The kids in Ebanga, Cameroon are scared of rain.
The rainy season brings fevers, chills and too often death as malaria-transmitting mosquitoes thrive in the stagnant puddles that pock the unpaved roads in and around this village.
Unlike many childhood monsters, the malaria menace is real. Malaria kills a child every minute.
If a child gets malaria in Cameroon, the family has few options. There is 1 health provider for every 1,000 people in the country. A health center can be days away by foot – an arduous journey when a child is suffering a life threatening fever and exhaustion.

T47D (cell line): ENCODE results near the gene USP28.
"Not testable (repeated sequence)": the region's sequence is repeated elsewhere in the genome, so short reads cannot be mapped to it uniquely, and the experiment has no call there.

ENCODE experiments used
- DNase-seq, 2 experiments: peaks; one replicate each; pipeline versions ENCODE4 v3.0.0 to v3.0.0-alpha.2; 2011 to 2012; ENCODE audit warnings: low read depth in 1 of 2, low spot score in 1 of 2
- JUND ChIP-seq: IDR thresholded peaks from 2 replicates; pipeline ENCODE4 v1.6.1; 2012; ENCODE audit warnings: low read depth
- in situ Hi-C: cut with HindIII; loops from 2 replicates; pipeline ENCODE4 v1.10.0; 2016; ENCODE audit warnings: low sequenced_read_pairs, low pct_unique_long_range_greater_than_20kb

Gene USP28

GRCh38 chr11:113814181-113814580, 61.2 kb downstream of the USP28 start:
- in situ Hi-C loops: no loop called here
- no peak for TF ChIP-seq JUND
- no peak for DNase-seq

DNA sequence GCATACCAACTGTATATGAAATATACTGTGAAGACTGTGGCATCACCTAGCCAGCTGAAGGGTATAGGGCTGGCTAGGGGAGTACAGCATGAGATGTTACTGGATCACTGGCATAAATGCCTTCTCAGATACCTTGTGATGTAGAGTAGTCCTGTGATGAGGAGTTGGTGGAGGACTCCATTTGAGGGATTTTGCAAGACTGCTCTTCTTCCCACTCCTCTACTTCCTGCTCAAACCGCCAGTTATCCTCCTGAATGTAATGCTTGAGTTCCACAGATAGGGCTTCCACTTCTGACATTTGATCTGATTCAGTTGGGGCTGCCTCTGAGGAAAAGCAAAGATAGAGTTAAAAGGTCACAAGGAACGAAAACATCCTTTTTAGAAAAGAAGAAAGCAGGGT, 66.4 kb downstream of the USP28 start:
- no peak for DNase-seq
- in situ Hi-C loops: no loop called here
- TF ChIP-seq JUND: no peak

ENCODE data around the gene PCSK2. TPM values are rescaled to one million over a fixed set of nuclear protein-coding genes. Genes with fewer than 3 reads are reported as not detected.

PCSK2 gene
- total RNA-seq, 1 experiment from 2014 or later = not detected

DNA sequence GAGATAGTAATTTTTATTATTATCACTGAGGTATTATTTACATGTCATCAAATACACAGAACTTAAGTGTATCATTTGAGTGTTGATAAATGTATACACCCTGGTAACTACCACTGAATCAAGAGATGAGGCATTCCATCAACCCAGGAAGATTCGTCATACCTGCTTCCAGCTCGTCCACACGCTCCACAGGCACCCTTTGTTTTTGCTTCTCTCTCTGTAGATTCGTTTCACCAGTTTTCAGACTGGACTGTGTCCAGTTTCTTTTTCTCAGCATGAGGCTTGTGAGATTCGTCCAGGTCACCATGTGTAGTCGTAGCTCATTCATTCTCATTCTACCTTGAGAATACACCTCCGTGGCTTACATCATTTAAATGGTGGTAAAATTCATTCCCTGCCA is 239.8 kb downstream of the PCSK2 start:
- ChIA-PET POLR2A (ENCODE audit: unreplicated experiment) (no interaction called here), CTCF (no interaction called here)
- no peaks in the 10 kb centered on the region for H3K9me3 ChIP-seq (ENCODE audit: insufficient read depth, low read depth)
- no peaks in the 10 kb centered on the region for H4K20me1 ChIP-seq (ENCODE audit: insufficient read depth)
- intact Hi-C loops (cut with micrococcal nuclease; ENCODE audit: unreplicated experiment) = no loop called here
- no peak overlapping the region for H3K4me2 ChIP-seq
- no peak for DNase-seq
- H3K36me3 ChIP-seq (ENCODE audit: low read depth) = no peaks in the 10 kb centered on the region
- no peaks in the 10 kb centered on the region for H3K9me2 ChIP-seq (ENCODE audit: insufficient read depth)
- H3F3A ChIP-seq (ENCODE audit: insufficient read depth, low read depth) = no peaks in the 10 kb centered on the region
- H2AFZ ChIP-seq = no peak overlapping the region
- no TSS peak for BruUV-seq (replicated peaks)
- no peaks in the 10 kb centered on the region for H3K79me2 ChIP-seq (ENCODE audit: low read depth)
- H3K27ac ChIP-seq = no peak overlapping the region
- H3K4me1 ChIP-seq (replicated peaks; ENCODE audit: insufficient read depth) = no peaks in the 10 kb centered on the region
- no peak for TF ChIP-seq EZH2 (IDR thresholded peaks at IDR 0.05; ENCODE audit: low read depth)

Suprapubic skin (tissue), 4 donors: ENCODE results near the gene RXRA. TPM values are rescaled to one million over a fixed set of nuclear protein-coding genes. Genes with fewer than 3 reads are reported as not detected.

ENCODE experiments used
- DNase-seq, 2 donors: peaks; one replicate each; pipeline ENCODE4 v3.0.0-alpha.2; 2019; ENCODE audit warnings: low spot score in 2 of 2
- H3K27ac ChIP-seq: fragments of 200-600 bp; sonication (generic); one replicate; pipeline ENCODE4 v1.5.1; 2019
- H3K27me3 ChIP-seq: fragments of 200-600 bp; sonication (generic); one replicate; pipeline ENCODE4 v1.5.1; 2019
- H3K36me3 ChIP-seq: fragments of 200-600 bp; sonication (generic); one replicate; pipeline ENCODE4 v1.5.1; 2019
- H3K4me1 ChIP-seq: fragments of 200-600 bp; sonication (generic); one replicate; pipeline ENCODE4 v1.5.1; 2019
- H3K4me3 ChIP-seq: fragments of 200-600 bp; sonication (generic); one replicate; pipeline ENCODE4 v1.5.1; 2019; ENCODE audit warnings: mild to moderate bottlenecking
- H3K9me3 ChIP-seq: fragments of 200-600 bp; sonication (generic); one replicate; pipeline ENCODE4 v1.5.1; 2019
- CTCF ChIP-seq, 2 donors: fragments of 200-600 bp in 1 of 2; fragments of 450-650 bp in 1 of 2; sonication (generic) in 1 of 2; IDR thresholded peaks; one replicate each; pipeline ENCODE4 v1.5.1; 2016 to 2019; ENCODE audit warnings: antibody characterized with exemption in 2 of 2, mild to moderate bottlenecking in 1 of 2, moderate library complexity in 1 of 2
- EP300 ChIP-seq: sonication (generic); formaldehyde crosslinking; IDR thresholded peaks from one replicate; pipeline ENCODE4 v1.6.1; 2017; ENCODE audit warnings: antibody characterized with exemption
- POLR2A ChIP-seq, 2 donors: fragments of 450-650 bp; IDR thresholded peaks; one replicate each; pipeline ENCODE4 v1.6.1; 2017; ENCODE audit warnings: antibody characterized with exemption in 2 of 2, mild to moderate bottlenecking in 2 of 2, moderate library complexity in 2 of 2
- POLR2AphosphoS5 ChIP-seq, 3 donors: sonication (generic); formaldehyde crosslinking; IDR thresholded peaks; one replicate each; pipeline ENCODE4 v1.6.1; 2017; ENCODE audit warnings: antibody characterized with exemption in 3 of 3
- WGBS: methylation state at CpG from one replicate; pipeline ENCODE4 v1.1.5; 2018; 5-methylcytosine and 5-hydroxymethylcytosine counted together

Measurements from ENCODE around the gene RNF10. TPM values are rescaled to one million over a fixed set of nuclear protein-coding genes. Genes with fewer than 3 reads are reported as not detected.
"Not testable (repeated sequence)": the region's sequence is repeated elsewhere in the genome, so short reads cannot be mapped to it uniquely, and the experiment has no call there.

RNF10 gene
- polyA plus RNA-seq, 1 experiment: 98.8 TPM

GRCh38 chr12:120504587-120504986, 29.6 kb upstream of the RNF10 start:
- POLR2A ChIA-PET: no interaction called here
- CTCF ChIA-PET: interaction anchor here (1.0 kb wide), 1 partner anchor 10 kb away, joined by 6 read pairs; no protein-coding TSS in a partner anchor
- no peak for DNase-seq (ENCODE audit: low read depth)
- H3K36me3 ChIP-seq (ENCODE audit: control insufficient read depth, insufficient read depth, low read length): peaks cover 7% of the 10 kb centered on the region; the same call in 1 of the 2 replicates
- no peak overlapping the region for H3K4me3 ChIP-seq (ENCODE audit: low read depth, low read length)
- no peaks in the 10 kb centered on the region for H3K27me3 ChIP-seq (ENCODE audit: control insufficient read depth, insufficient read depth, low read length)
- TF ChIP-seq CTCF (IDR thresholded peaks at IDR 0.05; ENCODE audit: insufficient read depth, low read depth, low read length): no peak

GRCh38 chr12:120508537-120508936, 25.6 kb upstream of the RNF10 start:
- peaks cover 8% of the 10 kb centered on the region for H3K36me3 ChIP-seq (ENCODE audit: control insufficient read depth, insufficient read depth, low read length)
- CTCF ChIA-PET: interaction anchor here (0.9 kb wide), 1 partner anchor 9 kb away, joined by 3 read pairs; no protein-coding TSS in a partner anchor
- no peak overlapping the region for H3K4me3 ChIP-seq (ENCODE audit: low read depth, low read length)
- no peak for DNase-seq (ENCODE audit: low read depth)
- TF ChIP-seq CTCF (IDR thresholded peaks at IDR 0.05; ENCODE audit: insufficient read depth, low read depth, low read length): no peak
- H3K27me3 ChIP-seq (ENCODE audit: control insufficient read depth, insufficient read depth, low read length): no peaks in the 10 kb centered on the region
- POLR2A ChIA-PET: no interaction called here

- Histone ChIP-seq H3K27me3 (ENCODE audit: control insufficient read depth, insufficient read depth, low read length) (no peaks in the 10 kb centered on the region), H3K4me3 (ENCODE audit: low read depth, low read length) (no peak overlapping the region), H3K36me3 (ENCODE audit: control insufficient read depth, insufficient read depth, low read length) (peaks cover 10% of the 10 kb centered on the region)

Even then treatment may not be affordable or even available.
That’s where Atangana Manga comes in. He is a PSI-trained life changer who is fighting malaria in Ebanga. This charismatic man, whose voice resonates like a preacher, makes his living as a farmer, but has a calling in healthcare.
“I have little kids who often suffer from malaria,” says Atangana. “I am proud to be able to treat my family as well as my community. Wherever I go, patients say, ‘He’s our doctor.’ It makes me proud.”
PSI trained him and 2,200 other volunteer life changers in Cameroon. They treat malaria and other common childhood illnesses like pneumonia and diarrhea free of charge.
Children in Atangana’s village are now nine times more likely to receive treatment than in other villages with no trained community health workers.
Watch his story below.